Now that the latest GOP health care proposal is being left for dead, you might think that health care reform efforts are over for the near future. But don't dismiss bipartisan efforts already underway that aim to stabilize the insurance market and potentially give states more flexibility in meeting federal standards.
That's the sentiment of Bernard Tyson, chairman and CEO of Kaiser Permanente, which provides health care to 11.8 million members in eight states and the District of Columbia. Tyson talked with Morning Edition host David Greene this week about what a health care compromise could look like, and how to get there.
Tyson dismisses the idea that the insurance exchanges created under the Affordable Care Act, also known as Obamacare, are collapsing. While he acknowledges that there have been challenges because of the uncertainties of what requirements will be included in the program next year, and sees the system as vulnerable, "as of right now, no, it's not close to collapsing," he says.
"I believe strongly that if the government solves a few vital areas, insurers who got out of the market will get back into the market," he says, referring to insurers that have pulled out of the exchanges, or threatened to for 2018.
One way to get better decisions about health insurance is to put it in the hands of state governments, Tyson says — which is what Republicans have been focused on.
"That said," he adds, "there should be some rules of the road, which are the guardrails — as in the Affordable Care Act."
The "guardrails" could be federal standards for things like preventive care, maternity care and hospitalization, he says.
"There have got to be, in my view, some guidelines so everyone is clear about the threshold requirements across the country," Tyson says, "given that we're trying to solve a societal issue, which is [that] millions of Americans are still locked out of the front door of the American health care system."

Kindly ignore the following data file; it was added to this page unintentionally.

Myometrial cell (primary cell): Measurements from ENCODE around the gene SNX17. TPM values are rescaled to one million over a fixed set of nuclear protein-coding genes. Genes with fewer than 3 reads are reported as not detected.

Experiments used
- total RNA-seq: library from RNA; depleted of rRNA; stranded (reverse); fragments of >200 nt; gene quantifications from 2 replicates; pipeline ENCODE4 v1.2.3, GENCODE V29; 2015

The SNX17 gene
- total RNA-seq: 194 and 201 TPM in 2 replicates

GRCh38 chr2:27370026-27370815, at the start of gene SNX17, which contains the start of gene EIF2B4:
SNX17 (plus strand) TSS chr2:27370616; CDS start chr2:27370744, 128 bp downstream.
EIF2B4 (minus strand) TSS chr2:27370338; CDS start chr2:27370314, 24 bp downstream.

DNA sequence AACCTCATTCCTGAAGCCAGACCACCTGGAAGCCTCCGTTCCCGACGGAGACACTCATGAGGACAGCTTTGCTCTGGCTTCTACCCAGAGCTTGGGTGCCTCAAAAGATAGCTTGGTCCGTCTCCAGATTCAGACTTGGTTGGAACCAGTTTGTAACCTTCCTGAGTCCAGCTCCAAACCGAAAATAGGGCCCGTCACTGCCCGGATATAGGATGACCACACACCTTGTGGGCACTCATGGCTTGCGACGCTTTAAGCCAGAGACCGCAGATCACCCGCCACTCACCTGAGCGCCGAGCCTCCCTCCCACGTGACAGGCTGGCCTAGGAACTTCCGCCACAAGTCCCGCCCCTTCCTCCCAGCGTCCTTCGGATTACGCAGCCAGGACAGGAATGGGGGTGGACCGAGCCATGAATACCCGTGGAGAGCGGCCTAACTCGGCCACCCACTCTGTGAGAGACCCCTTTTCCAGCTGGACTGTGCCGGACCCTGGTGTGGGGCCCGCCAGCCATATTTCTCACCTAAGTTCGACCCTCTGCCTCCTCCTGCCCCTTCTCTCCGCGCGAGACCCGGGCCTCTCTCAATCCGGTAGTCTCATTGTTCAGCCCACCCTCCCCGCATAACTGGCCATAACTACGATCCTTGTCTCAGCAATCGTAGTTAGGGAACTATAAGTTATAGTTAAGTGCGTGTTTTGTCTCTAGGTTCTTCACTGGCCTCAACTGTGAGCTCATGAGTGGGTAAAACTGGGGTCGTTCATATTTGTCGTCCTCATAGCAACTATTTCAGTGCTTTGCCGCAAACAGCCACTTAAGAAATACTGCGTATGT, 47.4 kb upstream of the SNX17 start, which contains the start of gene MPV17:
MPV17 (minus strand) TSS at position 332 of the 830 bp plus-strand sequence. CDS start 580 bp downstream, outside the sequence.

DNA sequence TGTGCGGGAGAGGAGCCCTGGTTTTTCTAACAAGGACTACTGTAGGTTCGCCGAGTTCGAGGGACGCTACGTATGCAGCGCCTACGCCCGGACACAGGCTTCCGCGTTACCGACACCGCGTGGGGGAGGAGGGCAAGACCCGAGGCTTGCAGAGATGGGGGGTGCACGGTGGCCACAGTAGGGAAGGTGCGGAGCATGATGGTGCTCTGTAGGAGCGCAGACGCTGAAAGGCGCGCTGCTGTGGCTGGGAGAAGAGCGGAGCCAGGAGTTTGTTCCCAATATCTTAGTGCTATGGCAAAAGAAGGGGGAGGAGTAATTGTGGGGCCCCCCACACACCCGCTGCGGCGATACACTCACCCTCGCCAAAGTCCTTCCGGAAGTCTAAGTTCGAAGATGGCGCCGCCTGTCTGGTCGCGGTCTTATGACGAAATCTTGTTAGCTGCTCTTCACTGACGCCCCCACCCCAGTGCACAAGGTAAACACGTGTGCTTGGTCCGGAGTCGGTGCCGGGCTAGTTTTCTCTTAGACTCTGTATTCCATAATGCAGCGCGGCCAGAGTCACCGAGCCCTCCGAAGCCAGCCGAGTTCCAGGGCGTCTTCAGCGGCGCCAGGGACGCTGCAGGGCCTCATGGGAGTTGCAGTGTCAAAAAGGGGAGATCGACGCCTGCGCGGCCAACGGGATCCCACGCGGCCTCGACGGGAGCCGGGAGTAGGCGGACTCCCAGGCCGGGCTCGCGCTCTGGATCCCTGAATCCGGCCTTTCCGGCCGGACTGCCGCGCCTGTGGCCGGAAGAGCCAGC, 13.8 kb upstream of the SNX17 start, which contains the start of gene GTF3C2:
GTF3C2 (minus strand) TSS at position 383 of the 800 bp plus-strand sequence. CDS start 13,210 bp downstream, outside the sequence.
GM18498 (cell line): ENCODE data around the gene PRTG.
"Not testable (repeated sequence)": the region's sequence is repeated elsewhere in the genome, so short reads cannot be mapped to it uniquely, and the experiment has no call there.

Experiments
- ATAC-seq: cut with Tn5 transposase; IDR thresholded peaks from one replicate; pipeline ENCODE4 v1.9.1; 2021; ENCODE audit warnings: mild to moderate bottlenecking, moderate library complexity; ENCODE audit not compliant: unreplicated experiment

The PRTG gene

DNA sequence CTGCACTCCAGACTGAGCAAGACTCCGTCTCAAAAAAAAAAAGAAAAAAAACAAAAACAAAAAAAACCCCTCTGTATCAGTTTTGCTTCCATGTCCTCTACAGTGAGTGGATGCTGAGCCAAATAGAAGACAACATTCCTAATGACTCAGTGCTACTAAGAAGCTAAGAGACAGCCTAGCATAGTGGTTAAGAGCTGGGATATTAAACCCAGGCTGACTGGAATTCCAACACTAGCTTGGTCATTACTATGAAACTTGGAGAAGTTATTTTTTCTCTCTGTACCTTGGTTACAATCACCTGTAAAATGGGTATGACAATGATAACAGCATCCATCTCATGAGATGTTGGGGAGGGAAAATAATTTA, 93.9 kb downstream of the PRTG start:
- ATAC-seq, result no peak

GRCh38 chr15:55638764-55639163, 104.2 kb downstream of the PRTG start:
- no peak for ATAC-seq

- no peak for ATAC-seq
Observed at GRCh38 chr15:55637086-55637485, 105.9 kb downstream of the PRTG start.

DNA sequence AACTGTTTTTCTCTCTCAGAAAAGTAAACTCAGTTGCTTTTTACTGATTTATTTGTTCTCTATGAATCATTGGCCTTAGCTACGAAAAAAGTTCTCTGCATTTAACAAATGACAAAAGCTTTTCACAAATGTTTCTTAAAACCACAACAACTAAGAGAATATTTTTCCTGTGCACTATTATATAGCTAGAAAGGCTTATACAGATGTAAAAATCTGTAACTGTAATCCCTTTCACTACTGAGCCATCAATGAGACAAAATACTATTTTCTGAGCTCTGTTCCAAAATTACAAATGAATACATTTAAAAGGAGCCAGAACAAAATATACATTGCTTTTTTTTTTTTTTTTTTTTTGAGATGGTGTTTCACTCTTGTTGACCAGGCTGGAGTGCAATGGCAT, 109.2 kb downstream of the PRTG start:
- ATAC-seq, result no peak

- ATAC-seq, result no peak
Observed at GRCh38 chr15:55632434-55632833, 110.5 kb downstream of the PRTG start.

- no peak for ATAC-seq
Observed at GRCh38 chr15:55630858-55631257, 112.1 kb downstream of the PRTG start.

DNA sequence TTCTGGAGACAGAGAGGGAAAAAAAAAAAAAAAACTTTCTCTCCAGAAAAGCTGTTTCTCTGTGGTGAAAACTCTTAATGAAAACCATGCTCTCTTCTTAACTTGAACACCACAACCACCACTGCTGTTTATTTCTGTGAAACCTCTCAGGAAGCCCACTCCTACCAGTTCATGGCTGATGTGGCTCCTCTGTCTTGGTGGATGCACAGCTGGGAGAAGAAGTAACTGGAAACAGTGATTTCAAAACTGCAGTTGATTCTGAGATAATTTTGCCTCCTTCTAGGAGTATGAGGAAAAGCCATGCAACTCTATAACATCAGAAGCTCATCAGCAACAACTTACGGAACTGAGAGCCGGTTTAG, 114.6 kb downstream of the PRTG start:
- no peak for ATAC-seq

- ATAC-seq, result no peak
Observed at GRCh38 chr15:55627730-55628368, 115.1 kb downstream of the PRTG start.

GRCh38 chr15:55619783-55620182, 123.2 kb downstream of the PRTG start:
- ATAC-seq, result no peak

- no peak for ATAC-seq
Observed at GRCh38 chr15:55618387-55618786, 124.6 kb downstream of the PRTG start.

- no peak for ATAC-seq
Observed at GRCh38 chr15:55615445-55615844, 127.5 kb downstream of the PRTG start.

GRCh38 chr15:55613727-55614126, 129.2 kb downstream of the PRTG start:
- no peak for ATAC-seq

He sees room for compromise — agreeing to some federal standards, but also offering states a degree of flexibility in how to best allocate some health dollars to certain health issues. For example, states might know best about how to direct money to fight the opioid epidemic, he says; that could vary by region.
Tyson says a compromise on the health law can happen "as long as Republicans can agree that what we don't want to do is end up with modifying the law [in a way that] people will lose access."
He cautions that partisanship will only lead to more insurance instability.
"I think the reality is that the Affordable Care Act was enacted based solely on the Democratic side of the house," Tyson says. Now, "to those who believe the ACA is a 'disaster' that we will solve by coming up with another partisan solution — that's not good for this country."
Morning Edition's Tony Liu, Jessica Smith and David Greene edited and produced the audio version of this interview.